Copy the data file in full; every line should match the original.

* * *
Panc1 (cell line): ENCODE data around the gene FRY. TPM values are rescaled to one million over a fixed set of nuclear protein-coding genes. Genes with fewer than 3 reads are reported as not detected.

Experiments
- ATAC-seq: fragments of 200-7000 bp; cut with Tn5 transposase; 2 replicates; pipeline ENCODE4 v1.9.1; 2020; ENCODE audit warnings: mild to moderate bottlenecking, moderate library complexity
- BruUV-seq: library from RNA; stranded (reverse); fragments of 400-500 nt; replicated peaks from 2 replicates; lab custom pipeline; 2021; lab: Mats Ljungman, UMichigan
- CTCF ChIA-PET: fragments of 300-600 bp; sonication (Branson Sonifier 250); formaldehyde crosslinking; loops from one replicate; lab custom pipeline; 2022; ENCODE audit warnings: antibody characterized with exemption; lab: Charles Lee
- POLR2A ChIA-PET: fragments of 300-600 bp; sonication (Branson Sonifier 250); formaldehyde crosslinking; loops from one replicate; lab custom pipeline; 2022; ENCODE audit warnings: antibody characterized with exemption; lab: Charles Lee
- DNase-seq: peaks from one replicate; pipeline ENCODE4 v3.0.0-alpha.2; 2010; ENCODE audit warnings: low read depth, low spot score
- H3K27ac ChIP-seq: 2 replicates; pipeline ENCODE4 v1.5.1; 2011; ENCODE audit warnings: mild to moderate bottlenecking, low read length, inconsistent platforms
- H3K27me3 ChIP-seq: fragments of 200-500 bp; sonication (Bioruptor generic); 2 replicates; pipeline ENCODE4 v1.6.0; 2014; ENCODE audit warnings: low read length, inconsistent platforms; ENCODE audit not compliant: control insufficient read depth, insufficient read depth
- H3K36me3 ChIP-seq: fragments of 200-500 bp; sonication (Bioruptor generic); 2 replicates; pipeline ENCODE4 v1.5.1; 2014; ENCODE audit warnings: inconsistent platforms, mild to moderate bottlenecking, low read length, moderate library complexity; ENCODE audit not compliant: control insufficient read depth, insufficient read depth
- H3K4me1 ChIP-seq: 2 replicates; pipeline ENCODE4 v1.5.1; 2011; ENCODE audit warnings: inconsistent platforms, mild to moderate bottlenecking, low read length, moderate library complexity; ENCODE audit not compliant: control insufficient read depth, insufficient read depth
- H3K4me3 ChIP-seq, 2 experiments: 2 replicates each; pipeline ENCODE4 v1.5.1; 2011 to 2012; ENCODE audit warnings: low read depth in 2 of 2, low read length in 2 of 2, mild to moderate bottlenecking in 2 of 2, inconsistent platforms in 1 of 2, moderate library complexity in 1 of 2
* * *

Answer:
Panc1 (cell line): ENCODE data around the gene FRY. TPM values are rescaled to one million over a fixed set of nuclear protein-coding genes. Genes with fewer than 3 reads are reported as not detected.

Experiments
- ATAC-seq: fragments of 200-7000 bp; cut with Tn5 transposase; 2 replicates; pipeline ENCODE4 v1.9.1; 2020; ENCODE audit warnings: mild to moderate bottlenecking, moderate library complexity
- BruUV-seq: library from RNA; stranded (reverse); fragments of 400-500 nt; replicated peaks from 2 replicates; lab custom pipeline; 2021; lab: Mats Ljungman, UMichigan
- CTCF ChIA-PET: fragments of 300-600 bp; sonication (Branson Sonifier 250); formaldehyde crosslinking; loops from one replicate; lab custom pipeline; 2022; ENCODE audit warnings: antibody characterized with exemption; lab: Charles Lee
- POLR2A ChIA-PET: fragments of 300-600 bp; sonication (Branson Sonifier 250); formaldehyde crosslinking; loops from one replicate; lab custom pipeline; 2022; ENCODE audit warnings: antibody characterized with exemption; lab: Charles Lee
- DNase-seq: peaks from one replicate; pipeline ENCODE4 v3.0.0-alpha.2; 2010; ENCODE audit warnings: low read depth, low spot score
- H3K27ac ChIP-seq: 2 replicates; pipeline ENCODE4 v1.5.1; 2011; ENCODE audit warnings: mild to moderate bottlenecking, low read length, inconsistent platforms
- H3K27me3 ChIP-seq: fragments of 200-500 bp; sonication (Bioruptor generic); 2 replicates; pipeline ENCODE4 v1.6.0; 2014; ENCODE audit warnings: low read length, inconsistent platforms; ENCODE audit not compliant: control insufficient read depth, insufficient read depth
- H3K36me3 ChIP-seq: fragments of 200-500 bp; sonication (Bioruptor generic); 2 replicates; pipeline ENCODE4 v1.5.1; 2014; ENCODE audit warnings: inconsistent platforms, mild to moderate bottlenecking, low read length, moderate library complexity; ENCODE audit not compliant: control insufficient read depth, insufficient read depth
- H3K4me1 ChIP-seq: 2 replicates; pipeline ENCODE4 v1.5.1; 2011; ENCODE audit warnings: inconsistent platforms, mild to moderate bottlenecking, low read length, moderate library complexity; ENCODE audit not compliant: control insufficient read depth, insufficient read depth
- H3K4me3 ChIP-seq, 2 experiments: 2 replicates each; pipeline ENCODE4 v1.5.1; 2011 to 2012; ENCODE audit warnings: low read depth in 2 of 2, low read length in 2 of 2, mild to moderate bottlenecking in 2 of 2, inconsistent platforms in 1 of 2, moderate library complexity in 1 of 2